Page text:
Many people remain “fussing babies” complaining to try to get what they want. This is generally because of pain, or a vow, or never surrendering to God and being vulnerable. Once we are ingrained in this way of relating, we subject ourselves to imagined abuses. We turn every relationship into an abusive relationship, with ourselves as the victims of the abuse. It becomes a constant state of living in expectations, where those expectations are rarely verbalized, and rarely met, so we always feel wronged or slighted or unloved, dispite all our efforts to receive love. We will constantly misinterpret the words and actions of those around us, which simply sets them up to fail. So now we are every day experiencing “abuse” at the hands of people who are not abusing us.
God interacts through unconditional love. God loved us while we were still sinners. God told us to do all things out of love, and Jesus did that. So even things that He did that do not look “loving” (using whips, insulting pharisees, rebuking Peter, confronting crowds with bold questions, expressing impatience at people’s sin and doubt), these acts were in fact done out of love. Even when God’s wrath abides on us, it is love. The clear and distinct choice between Heaven and hell is a loving choice. They are not similar. There is no need to do a “cost/benefit analysis”. The choices are clear and entirely different.
Our relationship with God shouldn’t be one of trying to discern the task God wants us to do. He wants us to abide in His Grace. He wants us to know Him. He wants us to love. He knows that we are made of dust, that we are weak and sinful – this is what grace is for.
God sets out a way for us to live. This can bring blessing, but can also bring suffering. Jesus lived perfectly and suffered immensely. Obedience to God is not a transaction to get you what you desire. God does not work in transaction, but satan does. His kingdom is designed around them. He makes false promises, he amplifies offenses, he tempts us to arrange the whole universe around our desires and comfort. If God was transactional in His relationships, Hebrews 11 would look very different.
Transactional relationships are a trap of satan. There is no fulfillment or freedom there. There is only an endless striving to feed a bottomless hole of pain. Only grace and cover that wound. Only the healing power of the Spirit can set us free.
For more information about transactional relationships, please see the book “Love: No Strings Attached” by Rich Buhler
As we continue to explore pain and its effects, we will talk about vows – how pain changes our belief systems and causes us to make decisions that can last a lifetime.
The most destructive pain isn’t any specific kind of act or occurance, but rather whatever affects your sense of worth.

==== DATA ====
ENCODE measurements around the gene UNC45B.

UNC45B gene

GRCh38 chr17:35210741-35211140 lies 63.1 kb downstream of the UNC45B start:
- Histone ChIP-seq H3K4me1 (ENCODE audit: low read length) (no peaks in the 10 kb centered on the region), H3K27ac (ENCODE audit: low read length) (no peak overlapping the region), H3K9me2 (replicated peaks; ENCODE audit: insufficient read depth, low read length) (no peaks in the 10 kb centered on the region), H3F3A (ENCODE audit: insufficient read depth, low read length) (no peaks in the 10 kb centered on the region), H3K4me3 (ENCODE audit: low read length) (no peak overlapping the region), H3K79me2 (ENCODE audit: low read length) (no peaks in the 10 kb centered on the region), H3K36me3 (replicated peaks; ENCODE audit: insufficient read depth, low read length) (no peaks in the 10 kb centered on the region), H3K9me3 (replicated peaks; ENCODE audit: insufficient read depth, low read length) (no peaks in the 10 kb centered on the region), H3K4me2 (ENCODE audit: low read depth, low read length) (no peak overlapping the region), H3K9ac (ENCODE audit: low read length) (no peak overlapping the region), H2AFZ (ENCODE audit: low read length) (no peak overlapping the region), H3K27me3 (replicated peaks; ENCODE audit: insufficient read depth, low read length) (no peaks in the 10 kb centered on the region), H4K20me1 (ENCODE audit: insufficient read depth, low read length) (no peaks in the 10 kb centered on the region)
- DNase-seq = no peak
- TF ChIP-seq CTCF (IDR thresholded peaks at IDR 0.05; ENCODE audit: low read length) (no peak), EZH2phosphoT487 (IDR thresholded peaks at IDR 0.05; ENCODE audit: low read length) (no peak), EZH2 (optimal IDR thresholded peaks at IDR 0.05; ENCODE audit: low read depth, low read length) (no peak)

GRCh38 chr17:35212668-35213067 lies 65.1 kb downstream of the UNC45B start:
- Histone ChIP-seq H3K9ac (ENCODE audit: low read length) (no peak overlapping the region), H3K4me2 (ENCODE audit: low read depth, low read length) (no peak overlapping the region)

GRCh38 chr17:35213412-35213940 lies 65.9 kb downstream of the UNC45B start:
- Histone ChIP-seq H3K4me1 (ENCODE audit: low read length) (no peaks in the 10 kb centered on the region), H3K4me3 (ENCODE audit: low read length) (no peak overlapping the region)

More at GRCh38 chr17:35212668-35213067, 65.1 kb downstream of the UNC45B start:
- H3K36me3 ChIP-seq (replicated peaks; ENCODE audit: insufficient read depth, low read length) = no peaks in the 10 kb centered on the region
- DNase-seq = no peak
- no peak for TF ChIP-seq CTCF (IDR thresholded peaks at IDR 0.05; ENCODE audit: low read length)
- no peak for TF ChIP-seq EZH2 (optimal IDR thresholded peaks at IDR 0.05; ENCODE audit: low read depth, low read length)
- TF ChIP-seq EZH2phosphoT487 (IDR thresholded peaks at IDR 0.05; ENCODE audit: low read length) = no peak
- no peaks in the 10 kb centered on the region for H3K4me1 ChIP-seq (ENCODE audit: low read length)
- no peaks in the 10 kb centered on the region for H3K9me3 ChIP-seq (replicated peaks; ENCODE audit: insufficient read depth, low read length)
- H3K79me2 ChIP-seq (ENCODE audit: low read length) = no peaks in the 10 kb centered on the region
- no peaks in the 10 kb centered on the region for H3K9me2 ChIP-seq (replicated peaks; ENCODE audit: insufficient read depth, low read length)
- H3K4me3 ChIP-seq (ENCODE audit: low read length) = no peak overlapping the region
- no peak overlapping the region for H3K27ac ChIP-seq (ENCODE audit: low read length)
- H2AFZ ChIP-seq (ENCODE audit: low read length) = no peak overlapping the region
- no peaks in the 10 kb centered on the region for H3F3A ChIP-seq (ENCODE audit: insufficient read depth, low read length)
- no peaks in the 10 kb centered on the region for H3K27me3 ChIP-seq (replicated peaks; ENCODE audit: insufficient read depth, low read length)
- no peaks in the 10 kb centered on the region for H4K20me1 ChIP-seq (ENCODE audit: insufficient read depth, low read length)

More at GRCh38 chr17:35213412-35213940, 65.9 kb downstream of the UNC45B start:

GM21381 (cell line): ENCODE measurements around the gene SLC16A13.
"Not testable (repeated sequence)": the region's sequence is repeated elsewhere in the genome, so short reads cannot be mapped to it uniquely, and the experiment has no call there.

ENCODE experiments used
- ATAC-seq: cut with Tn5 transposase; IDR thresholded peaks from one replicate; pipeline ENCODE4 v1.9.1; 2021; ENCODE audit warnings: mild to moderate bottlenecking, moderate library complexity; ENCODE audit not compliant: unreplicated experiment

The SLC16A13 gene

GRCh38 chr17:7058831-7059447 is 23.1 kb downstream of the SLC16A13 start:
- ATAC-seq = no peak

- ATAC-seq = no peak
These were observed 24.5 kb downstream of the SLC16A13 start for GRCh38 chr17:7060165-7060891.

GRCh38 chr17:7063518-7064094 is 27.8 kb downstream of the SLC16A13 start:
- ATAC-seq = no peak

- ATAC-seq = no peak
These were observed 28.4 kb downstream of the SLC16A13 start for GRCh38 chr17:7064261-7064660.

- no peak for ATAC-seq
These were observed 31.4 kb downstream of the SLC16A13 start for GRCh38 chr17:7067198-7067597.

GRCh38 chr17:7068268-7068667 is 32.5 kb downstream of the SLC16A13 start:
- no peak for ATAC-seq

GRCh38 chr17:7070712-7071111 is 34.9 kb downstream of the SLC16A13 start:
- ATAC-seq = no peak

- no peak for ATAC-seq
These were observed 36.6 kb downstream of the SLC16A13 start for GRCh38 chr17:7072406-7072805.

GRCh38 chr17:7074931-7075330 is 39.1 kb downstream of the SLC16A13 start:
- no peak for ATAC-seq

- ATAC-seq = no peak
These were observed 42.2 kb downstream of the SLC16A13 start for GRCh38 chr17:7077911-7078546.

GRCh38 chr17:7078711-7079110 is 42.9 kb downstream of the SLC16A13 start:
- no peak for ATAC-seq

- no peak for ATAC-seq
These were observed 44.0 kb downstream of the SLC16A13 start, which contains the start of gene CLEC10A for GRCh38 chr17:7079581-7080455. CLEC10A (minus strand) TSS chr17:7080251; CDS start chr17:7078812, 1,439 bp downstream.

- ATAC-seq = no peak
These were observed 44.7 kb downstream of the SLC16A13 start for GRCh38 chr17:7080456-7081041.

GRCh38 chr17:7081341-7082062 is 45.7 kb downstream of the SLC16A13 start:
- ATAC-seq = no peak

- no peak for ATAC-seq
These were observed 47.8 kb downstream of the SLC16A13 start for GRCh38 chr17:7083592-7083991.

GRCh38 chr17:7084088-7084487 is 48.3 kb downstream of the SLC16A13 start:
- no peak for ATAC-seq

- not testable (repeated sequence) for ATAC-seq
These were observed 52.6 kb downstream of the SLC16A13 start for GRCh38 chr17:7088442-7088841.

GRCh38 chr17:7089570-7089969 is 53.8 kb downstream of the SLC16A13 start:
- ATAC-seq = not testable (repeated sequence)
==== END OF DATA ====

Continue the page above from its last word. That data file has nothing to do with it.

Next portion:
Many people make vows in an instance of abuse. This is a decision the victim makes concerning what they will allow in their life, or what they will pursue. Vows are so powerful because they are made to defend the victim’s very existance. It changes fundamentally their motivations and how they interpret the world around them. This essentially changes who you are. People also make vows of revenge – a decision to punish the abuser or those like the abuser through manipulation, etc. The vow becomes the mechanism by which the victim navigates the world – they now have something they can trust in.
A vow prevents you from becoming who God made you to be. It injects into your very identity something outside of God’s plan, something that is entirely self-focused and born in pain and extreme emotion. If we simply look at the destructive behavior that manifests as the result of abuse, we will never reach healing. We have to go to the vow and undo its binds. A vow binds a person by perpetuating the abuse. It creates a false reality where the abuse is constant and can never be let go. A vow ensures that the victim will perpetually be a victim.
Sometimes vows are known; the victim is actively and knowingly choosing to live out a decision. They constantly justify behavior. Conscious or not, this is a way of repainting reality. It also secures the victim identity. It sets the person up to be “failed” in every situation, because they are always defending themselves, whether or not attacks are coming, which means in their eyes, they are always being attacked, let down, betrayed, disrespected, etc.
Some people end up ministering out of a vow to make sure their pain would never happen to someone else. This sets you up to work in your flesh and strive against God. The Holy Spirit is the one that enters into us and unpacks our pain and bondage. Many church-attenders in America don’t believe the Holy Spirit is a real person of God. If you never experience the Holy Spirit, and only hear others talk about Him in vague terms, then the Holy Spirit can be anything. If you want freedom, you have to seek the Holy Spirit.
How do I recover from what’s happened to me? God has given us something better than what the world has to offer – His Holy Spirit. Through accepting the grace of the sacrifice of Jesus and pursuing the Holy Spirit, our healing is guaranteed. God does not play games nor send us confusing answers.
So what do you do? First, learn to forgive. Forgive your abusers. Forgive God. Forgive yourself. Forgive the countless perceived abuses and slights that come every day. A large part of forgiveness is allowing guilt to rest on the offending party. Also, you must fully realize the depth of the pain and destruction that occurred to you. If you simply think “Oh, they said mean things and shouldn’t have”, you have not realized the depth of the pain, and so are not truly forgiving them for what happened. If you are crushed by the realization that the abuser stole your very identity with their words, now you are truly forgiving them, and ready to undo the lies and chains that resulted from that destruction.
Secondly, you have to admit the weakness you were in at the time of the attack, instead of applying that original incident to your current condition. You have to look at the abuse through the eyes of a child, or with a clear and compassionate eye toward your circumstances at the time of the abuse. This doesn’t just mean your physical prowess or ability to defend or avoid, but also understanding the magnitude of the abuse at that time in your life.
Third, get help from someone that knows about the topic. Seek a body of believers working in their spiritual gifts.
Learn to trust again. If you can never trust God or others, there is no hope for you. You are left with only your own imperfect hands to save you. Trust just a few people that are worthy of trust and start the process.
For more help healing from past pains, please see the books Love: No Strings Attached and Pain and Pretending by Rich Buhler.